Gold importers in India, the world's biggest buyer of the metal, retreated as a weaker rupee helped the yellow metal to extend gains for a second day.
The actively traded gold for February delivery on the Multi Commodity Exchange was 0.24 percent higher at 30,982 rupees per 10 grams by 2:54 p.m., after gaining 0.35 percent in the previous session.
"Deals are there but volumes are not that great as the rupee has weakened," said a dealer with a private bullion importing bank. "Last week there were good consignments due to the talk of import duty."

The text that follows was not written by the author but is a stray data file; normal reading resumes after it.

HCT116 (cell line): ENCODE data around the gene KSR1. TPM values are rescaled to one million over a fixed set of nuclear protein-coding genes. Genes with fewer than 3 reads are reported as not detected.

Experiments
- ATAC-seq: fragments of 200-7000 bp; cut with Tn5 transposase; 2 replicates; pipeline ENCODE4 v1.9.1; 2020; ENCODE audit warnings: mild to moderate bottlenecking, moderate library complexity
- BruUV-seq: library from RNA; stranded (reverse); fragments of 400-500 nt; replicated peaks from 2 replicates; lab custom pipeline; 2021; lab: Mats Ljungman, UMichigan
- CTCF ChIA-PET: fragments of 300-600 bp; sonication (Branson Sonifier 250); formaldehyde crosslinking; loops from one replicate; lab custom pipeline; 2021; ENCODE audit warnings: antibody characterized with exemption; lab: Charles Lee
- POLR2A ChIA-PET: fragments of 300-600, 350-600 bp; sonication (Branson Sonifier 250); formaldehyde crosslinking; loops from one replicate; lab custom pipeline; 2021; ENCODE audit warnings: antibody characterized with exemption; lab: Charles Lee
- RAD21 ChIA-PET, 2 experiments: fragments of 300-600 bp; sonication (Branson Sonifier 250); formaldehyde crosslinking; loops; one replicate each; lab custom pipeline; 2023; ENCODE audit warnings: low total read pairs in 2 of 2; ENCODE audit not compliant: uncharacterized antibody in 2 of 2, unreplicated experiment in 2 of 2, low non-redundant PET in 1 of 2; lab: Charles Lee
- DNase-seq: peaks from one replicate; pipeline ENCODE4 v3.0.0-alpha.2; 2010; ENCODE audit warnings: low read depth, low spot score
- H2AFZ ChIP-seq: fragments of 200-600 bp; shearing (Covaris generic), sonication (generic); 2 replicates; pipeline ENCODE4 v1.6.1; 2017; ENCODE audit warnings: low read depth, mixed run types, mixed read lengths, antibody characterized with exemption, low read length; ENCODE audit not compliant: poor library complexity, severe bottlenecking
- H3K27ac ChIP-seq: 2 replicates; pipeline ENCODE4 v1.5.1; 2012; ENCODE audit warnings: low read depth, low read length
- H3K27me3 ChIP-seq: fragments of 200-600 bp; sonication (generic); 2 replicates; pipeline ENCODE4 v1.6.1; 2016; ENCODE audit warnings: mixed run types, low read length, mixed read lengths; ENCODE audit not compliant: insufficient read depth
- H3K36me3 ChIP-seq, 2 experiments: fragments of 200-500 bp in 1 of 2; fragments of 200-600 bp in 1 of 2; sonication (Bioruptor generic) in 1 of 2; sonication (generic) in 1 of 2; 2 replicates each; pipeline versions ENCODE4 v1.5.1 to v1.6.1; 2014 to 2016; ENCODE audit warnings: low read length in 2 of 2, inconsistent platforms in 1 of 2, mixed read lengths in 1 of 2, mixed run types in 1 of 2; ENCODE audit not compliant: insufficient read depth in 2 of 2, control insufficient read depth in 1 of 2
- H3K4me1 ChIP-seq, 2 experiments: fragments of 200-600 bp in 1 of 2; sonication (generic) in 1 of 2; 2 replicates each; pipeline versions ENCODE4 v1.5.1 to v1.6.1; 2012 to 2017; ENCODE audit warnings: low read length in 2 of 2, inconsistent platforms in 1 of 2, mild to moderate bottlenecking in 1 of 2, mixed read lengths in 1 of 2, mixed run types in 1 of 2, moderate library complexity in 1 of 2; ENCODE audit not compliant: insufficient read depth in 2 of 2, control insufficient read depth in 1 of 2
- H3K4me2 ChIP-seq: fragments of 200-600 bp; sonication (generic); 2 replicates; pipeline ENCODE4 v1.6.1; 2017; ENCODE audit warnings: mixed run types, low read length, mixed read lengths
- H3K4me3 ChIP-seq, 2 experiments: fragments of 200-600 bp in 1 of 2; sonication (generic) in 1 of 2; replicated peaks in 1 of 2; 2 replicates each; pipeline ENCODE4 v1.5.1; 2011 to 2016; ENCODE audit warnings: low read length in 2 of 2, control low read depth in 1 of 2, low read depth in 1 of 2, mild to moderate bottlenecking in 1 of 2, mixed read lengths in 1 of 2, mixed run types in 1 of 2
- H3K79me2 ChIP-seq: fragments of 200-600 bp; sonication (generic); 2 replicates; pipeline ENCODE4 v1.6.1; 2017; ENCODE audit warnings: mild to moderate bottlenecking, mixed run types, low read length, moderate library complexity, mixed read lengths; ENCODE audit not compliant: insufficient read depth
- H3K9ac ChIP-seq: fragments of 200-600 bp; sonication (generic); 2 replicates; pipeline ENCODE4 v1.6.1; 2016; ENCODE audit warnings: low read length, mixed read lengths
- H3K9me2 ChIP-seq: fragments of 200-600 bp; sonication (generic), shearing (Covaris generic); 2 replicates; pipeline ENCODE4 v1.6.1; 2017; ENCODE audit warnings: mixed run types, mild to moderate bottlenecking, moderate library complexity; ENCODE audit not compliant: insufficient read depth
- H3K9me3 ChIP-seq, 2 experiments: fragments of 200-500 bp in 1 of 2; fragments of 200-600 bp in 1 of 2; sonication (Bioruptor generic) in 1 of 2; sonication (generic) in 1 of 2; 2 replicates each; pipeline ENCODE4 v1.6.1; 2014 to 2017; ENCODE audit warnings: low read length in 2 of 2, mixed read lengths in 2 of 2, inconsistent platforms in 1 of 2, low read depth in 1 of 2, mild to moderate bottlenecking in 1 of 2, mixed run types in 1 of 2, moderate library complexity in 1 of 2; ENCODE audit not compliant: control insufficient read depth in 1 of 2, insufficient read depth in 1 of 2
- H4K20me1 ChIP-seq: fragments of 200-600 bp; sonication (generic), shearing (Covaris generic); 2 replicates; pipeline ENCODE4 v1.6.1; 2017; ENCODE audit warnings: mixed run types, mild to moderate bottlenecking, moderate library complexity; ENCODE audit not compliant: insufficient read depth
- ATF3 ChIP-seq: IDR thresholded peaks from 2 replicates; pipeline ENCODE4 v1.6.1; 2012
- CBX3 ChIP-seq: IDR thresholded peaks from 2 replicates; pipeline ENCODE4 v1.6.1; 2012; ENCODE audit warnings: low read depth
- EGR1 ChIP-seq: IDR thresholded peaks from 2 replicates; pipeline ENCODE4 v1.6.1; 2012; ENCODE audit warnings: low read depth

The rupee, which weakened past 55 per dollar, plays an important role in determining the landed cost of dollar-quoted yellow metal.
Worried by ballooning current account deficit, the finance minister hinted at making gold shipments more expensive, saying it was under consideration, but did not elaborate on the type of measures. India has a 4 percent import duty on gold.
The central bank also recommended restrictions on value and volumes on importing banks and agencies.
Overseas gold inched up off the previous session's four-month low, boosted by lacklustre U.S. jobs data which supported expectations for continued monetary easing from the Federal Reserve.
Silver for March also edged 0.19 percent higher to 58,095 rupees per kg.